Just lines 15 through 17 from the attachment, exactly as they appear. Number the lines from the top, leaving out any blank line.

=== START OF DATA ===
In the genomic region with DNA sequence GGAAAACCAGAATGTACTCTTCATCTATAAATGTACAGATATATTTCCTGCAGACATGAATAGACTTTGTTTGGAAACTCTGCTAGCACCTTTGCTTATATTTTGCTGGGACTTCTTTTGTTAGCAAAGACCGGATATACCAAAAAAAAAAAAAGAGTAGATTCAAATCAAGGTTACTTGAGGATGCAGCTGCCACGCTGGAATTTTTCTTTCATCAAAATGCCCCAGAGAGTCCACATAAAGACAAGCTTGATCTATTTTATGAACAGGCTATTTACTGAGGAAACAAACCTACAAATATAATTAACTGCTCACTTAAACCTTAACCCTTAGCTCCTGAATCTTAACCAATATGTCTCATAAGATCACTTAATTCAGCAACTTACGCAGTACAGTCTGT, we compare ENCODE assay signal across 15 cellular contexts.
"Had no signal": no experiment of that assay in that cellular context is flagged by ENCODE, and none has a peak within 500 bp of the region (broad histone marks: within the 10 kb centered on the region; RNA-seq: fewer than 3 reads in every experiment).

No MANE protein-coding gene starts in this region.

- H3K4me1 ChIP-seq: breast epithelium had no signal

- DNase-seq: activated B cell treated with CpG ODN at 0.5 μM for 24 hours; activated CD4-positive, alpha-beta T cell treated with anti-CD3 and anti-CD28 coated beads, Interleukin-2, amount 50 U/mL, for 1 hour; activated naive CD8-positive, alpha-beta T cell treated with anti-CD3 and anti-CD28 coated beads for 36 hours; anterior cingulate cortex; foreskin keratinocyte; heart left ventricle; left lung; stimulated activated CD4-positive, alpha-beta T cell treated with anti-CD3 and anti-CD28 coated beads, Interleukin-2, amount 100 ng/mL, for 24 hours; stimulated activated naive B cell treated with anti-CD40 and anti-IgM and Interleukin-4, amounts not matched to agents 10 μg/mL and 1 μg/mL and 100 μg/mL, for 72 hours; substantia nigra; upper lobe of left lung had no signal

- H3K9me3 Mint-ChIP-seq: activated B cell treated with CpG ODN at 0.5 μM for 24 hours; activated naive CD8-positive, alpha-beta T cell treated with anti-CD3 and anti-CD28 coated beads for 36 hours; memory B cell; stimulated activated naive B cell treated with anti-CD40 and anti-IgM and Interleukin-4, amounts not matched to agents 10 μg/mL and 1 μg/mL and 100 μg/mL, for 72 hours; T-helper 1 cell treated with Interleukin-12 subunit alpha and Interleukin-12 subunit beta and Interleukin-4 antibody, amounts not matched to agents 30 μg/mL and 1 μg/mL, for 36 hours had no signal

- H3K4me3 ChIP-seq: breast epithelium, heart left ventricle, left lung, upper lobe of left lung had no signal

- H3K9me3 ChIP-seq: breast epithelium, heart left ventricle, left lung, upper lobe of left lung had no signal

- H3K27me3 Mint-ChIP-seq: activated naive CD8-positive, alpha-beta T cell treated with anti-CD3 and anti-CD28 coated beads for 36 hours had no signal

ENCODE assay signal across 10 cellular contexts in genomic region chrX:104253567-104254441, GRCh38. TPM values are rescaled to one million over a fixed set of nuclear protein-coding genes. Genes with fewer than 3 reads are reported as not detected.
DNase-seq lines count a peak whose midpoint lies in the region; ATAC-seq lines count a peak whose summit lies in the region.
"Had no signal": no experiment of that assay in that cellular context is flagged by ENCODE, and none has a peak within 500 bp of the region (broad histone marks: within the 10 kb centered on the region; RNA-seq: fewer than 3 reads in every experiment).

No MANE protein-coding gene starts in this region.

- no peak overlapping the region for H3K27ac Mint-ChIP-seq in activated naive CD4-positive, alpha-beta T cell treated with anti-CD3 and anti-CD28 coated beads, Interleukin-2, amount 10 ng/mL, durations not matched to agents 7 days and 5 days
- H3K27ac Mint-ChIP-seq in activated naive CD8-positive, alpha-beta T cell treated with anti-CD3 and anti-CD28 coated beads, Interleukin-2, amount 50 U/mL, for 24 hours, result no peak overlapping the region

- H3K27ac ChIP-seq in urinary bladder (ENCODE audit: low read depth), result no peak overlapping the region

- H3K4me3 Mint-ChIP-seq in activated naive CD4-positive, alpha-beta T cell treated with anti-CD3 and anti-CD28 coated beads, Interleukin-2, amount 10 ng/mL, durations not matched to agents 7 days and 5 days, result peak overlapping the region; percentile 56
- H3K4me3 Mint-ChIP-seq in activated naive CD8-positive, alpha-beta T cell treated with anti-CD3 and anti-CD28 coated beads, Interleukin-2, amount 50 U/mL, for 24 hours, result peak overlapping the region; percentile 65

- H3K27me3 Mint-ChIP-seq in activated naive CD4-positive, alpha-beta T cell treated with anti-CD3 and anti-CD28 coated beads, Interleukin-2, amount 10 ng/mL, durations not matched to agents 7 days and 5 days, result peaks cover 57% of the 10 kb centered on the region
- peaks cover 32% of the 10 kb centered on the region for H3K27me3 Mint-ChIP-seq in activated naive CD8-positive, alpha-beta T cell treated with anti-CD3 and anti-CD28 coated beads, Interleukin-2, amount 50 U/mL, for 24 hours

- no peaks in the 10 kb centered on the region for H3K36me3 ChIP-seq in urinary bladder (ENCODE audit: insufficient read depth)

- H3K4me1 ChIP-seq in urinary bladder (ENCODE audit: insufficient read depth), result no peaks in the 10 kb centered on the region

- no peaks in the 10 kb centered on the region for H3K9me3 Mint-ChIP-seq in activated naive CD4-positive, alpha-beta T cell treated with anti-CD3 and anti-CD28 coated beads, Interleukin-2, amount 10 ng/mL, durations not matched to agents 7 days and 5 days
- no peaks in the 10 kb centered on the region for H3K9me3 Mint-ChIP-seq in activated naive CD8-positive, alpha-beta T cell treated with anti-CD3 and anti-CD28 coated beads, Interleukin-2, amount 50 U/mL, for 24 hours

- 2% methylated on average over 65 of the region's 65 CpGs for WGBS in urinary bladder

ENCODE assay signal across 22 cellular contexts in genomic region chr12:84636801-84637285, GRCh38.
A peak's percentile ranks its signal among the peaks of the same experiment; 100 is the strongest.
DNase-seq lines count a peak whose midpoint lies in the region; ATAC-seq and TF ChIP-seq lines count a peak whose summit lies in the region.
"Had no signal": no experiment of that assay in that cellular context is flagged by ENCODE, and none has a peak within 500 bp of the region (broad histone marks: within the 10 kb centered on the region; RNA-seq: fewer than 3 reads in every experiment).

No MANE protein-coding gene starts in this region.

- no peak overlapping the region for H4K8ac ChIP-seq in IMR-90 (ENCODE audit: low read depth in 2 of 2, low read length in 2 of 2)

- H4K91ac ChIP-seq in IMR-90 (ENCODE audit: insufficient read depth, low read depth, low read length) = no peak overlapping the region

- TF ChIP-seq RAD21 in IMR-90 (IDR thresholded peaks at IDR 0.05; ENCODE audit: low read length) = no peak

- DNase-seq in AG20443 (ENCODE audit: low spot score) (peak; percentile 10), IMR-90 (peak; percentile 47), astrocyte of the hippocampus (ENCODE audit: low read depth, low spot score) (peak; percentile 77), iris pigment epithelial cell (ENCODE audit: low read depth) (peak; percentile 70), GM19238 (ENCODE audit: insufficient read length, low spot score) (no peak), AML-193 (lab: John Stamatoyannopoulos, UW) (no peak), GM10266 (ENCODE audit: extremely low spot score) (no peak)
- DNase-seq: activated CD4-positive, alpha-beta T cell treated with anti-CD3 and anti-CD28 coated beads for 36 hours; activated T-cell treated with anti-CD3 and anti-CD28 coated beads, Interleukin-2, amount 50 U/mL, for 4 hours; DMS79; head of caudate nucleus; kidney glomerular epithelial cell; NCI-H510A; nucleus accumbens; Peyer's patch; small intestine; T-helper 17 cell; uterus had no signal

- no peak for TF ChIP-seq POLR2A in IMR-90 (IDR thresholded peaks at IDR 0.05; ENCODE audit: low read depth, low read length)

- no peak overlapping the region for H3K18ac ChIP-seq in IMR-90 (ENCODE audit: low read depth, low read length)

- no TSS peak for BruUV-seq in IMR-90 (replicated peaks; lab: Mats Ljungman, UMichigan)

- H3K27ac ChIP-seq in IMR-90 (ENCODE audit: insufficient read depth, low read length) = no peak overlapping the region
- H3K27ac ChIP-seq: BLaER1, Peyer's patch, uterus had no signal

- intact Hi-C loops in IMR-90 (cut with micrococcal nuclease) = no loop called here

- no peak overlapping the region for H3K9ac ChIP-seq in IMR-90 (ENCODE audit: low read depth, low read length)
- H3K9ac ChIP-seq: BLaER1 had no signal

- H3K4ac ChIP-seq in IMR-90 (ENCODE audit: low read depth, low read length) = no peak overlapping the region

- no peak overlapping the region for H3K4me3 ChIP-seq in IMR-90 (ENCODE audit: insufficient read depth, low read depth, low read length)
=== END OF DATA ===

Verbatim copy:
- H3K27ac Mint-ChIP-seq in activated naive CD8-positive, alpha-beta T cell treated with anti-CD3 and anti-CD28 coated beads, Interleukin-2, amount 50 U/mL, for 24 hours, result no peak overlapping the region

- H3K27ac ChIP-seq in urinary bladder (ENCODE audit: low read depth), result no peak overlapping the region

- H3K4me3 Mint-ChIP-seq in activated naive CD4-positive, alpha-beta T cell treated with anti-CD3 and anti-CD28 coated beads, Interleukin-2, amount 10 ng/mL, durations not matched to agents 7 days and 5 days, result peak overlapping the region; percentile 56